In the late 1970s and early 1980s, there was a popular game show on television called “Family Feud.” In the show, two families were pitted against each other answering questions that had been answered by 100 other people. Points are awarded based on the popularity of the answer as compared to the 100 people polled. The questions are not based on reality or truth, but rather on what other people think is true. When a contestant gave an answer, the game show host would say, “Survey Says…” As the official report of the BRTFSSG due in mid-October 2009 is being prepared for the President’s Office, the people of the Missouri Synod need to be asking what the “survey says.”
The October 2009 Reporter indicates that the BRTFSSG will be using input from convention delegates to form the final report. After this report is presented to President Kieschnick and after convention delegates are selected, the President will Restructuring Plan. No doubt the “collective will” of the Missouri Synod as expressed in what the “survey says” will be an important component. Before considering what the “survey says,” some background on the survey and its methodology might be helpful.
Recently, the BRTFSSG released the survey results of the survey given at each of the 35 district conventions. (Survey Results available here) According to the website, the goal of the survey was to give the BRTFSSG a “sense of the assembly” to each of the proposals. The website has a statement about the “reliability” of the survey which says, “They represent an accurate gauge of those delegates’ sentiments regarding the items presented.” Therefore, according to the BRTFSSG, the “survey says” represents the “collective will” of the districts of the LCMS. Anyone questioning or disagreeing with the restructuring proposal is going against the will of the people of the Missouri Synod. What the “survey says” ends up being very important for how the restructuring will be viewed by the convention delegates.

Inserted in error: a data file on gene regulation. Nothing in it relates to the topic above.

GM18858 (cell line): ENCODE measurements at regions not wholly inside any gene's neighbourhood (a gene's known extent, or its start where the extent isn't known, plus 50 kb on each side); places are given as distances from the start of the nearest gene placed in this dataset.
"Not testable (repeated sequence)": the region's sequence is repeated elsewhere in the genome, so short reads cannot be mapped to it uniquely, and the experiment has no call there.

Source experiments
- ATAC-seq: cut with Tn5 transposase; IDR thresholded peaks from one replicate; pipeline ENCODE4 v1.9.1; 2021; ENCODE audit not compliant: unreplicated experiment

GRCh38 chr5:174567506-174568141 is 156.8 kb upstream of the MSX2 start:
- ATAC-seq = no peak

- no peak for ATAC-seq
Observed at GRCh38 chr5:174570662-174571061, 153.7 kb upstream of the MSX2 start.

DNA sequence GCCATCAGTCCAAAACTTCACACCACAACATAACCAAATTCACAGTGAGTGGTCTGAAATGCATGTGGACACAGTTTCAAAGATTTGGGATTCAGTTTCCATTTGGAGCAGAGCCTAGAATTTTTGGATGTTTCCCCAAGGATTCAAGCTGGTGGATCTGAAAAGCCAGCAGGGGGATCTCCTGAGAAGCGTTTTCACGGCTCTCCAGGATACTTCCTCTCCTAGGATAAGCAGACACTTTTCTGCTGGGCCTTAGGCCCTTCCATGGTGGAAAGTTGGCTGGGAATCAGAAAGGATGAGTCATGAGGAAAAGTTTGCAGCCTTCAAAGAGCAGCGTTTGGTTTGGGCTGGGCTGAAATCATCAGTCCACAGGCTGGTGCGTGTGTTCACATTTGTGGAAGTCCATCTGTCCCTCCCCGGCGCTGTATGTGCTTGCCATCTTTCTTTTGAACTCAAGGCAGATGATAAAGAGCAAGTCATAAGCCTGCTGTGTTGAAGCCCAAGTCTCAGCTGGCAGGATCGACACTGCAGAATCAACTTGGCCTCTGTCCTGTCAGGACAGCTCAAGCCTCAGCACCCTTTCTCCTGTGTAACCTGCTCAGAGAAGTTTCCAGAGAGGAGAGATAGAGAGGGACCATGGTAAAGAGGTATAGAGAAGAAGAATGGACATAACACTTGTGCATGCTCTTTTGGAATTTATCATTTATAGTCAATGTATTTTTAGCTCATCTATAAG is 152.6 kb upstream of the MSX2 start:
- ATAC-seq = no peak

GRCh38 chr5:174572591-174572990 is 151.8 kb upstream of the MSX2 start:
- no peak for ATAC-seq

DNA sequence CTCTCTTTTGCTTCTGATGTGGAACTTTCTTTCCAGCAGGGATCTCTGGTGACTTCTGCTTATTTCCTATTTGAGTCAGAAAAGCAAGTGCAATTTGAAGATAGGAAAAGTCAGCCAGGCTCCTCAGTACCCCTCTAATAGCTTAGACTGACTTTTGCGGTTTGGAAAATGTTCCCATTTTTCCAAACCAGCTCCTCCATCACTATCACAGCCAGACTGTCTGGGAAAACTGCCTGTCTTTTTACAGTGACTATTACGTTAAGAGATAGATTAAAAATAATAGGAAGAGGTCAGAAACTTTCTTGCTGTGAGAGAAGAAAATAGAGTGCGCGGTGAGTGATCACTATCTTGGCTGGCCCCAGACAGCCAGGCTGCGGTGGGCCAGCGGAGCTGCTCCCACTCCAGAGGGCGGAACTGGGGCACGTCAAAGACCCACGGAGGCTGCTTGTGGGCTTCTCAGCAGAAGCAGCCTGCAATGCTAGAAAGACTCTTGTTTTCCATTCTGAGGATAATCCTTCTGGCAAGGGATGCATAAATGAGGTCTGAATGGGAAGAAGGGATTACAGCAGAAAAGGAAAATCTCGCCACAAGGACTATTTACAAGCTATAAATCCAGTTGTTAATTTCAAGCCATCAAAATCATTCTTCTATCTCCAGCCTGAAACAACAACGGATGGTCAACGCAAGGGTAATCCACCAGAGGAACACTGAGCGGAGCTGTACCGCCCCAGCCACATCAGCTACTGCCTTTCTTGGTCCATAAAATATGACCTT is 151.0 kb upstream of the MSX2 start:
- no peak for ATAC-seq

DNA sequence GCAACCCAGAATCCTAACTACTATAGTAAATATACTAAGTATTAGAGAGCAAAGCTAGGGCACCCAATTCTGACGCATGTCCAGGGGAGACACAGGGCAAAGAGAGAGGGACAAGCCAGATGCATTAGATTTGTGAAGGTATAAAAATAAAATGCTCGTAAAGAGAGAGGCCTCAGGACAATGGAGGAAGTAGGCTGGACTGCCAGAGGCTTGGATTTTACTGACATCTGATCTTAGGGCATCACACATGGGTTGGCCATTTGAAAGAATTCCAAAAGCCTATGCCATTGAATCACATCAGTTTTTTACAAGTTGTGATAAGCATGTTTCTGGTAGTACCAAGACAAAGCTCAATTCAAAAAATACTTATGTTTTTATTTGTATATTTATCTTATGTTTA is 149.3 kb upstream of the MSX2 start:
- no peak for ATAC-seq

Let’s consider for a moment how these surveys were administered. At the first district convention held in North Dakota, the survey was distributed just before the BRTFSSG presentation. The survey only was given to convention delegates, meaning that others in the room were not included in the polling. As soon as the BRTFSSG presentation was completed, the surveys were collected. Once the surveys were collected, there was a question and answer session about the BRTFSSG’s presentation. Several delegates who had answered positively to the survey during the BRTFSSG’s presentation, changed their mind after the question and answer session; however, the surveys were collected and no changes could be made. Whatever one thinks of the manner in which the survey administration was handled in North Dakota, for the survey data to have any meaning, the method of administration would have to remain exactly the same for the remaining 34 district conventions. However, that is not what happened.
At the next district convention held in Southern Illinois, the survey administration methodology was changed. At both North Dakota and Southern Illinois only convention delegates could take the survey. Like North Dakota, the survey was distributed just before the BRTFSSG’s presentation. However, in Southern Illinois, it was not collected until after the question and answer session. This gave the delegates the opportunity to base their survey responses on how their questions about the restructuring were answered. This seems like a better or perhaps more objective survey methodology than that followed in North Dakota. (Perhaps, the President’s Office was bowing to criticism that people did not have the opportunity to respond to the survey after asking questions.) In any case, the methodology of the survey administration changed between the first and second district conventions held. While we are not experts in survey construction or administration, any credible survey that ensures reliable results would not alter its methodology like this. The results of the first two surveys are already rendered meaningless.
While we have not been able to determine when, that is, at which district convention, the next major shift in survey administration methodology occurred, there was a point after which the survey was given to not only delegates but any breathing, warm body in the room. The BRTFSSG declared that it was interested in everyone’s opinion regarding the restructuring. For all the BRTFSSG knows, the convention hall and hotel staff were taking the survey at these district conventions. Perhaps an individual filled out 10, 20, or 50 surveys. Whether these sorts of things happened or not, no one knows, especially not the BRTFSSG.